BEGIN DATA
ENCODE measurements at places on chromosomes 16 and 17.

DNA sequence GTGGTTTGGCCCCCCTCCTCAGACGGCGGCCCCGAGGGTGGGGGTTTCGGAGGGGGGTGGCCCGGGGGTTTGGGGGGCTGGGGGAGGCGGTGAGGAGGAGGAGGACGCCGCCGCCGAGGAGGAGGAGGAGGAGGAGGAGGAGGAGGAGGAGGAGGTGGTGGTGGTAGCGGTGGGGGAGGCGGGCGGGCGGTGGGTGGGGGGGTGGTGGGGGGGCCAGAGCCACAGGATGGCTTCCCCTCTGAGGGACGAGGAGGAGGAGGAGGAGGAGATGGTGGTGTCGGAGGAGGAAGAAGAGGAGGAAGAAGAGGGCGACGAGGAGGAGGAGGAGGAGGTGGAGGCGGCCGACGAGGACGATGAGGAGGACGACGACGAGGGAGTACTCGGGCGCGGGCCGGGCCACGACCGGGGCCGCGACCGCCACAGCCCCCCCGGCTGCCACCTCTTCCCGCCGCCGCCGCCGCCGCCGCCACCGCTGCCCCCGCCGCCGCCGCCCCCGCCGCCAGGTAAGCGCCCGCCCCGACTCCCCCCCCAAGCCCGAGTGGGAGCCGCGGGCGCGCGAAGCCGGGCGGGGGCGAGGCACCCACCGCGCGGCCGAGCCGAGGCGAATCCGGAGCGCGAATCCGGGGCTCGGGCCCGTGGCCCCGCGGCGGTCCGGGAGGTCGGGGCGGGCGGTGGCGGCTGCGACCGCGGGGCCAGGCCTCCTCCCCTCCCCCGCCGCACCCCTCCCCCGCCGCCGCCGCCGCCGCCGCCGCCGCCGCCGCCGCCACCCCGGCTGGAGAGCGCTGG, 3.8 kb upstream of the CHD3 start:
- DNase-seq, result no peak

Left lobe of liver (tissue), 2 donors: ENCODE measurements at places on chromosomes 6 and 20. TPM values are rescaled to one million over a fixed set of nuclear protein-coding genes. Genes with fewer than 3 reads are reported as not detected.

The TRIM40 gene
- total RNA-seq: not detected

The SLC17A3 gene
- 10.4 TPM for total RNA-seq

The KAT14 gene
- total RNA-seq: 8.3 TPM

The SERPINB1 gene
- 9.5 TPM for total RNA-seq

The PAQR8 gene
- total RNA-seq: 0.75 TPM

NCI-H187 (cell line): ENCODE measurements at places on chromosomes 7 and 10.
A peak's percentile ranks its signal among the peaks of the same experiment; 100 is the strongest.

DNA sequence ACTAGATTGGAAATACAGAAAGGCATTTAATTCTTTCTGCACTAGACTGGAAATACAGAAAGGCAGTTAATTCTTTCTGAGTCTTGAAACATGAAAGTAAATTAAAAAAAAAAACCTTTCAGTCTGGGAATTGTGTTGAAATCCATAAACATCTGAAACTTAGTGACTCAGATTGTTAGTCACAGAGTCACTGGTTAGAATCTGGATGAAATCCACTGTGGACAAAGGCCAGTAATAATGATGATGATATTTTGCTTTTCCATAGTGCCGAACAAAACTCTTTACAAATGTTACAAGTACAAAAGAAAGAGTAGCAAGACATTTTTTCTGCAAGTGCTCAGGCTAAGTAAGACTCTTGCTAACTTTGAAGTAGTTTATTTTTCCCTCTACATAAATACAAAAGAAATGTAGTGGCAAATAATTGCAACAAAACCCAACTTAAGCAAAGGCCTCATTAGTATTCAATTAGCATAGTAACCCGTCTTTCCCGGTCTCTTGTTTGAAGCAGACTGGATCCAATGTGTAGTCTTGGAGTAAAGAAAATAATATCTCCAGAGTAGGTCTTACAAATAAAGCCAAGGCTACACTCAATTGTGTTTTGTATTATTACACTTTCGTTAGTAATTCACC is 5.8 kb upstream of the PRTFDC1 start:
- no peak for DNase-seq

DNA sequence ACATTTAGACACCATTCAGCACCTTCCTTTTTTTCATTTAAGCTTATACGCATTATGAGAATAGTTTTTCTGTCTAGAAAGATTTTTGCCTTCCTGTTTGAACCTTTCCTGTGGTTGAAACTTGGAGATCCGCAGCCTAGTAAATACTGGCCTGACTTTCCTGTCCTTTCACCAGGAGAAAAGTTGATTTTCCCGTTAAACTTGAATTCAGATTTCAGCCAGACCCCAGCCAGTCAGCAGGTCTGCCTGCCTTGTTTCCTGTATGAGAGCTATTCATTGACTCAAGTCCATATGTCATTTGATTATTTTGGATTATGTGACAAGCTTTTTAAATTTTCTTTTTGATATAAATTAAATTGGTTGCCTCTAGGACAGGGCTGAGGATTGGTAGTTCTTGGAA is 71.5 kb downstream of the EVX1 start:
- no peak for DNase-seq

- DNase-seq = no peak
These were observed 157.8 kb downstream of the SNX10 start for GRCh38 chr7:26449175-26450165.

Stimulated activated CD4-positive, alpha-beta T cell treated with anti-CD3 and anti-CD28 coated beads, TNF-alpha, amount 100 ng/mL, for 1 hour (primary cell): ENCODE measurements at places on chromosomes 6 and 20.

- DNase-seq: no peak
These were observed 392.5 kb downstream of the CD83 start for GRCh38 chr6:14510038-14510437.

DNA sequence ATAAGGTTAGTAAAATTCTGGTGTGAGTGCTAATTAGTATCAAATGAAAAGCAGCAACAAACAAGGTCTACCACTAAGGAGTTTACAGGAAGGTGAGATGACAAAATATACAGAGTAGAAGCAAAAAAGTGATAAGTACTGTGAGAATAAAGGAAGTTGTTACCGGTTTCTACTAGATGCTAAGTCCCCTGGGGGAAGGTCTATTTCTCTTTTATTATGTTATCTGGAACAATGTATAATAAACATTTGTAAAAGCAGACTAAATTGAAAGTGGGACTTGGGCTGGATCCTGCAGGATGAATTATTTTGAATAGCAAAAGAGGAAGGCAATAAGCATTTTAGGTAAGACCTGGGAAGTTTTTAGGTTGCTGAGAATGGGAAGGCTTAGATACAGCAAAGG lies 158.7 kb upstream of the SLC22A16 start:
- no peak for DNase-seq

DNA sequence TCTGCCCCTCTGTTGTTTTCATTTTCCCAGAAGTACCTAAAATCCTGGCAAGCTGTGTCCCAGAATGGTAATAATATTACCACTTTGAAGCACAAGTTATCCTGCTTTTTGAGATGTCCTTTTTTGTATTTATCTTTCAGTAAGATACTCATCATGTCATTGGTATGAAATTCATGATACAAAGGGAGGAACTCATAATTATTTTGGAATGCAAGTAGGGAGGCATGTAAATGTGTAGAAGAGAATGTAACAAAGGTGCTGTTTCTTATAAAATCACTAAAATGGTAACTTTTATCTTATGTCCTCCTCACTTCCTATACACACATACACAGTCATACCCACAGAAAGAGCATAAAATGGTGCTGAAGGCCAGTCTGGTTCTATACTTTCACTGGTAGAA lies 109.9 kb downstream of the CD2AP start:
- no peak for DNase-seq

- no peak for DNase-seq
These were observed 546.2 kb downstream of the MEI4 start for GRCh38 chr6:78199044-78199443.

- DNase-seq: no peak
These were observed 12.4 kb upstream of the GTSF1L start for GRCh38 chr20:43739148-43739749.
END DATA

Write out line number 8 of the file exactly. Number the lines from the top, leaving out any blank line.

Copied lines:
- 10.4 TPM for total RNA-seq